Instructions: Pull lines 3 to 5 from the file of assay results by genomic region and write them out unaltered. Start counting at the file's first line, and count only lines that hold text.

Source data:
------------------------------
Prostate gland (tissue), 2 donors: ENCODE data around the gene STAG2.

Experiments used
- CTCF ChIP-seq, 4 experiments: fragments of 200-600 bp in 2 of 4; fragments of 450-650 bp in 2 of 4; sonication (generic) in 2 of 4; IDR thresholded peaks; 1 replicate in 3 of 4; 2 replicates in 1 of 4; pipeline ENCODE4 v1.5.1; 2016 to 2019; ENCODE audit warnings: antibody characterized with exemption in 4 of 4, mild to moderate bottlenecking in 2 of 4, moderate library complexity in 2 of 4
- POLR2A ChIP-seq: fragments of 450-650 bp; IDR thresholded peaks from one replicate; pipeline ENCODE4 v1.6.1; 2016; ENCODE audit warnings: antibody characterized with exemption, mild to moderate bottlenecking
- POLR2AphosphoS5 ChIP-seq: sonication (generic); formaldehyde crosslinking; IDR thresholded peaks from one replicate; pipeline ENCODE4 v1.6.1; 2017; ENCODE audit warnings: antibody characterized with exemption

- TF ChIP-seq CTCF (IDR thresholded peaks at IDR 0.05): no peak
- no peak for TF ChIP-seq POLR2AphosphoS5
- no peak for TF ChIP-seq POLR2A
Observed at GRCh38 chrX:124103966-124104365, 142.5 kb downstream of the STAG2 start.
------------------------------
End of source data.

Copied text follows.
- CTCF ChIP-seq, 4 experiments: fragments of 200-600 bp in 2 of 4; fragments of 450-650 bp in 2 of 4; sonication (generic) in 2 of 4; IDR thresholded peaks; 1 replicate in 3 of 4; 2 replicates in 1 of 4; pipeline ENCODE4 v1.5.1; 2016 to 2019; ENCODE audit warnings: antibody characterized with exemption in 4 of 4, mild to moderate bottlenecking in 2 of 4, moderate library complexity in 2 of 4
- POLR2A ChIP-seq: fragments of 450-650 bp; IDR thresholded peaks from one replicate; pipeline ENCODE4 v1.6.1; 2016; ENCODE audit warnings: antibody characterized with exemption, mild to moderate bottlenecking
- POLR2AphosphoS5 ChIP-seq: sonication (generic); formaldehyde crosslinking; IDR thresholded peaks from one replicate; pipeline ENCODE4 v1.6.1; 2017; ENCODE audit warnings: antibody characterized with exemption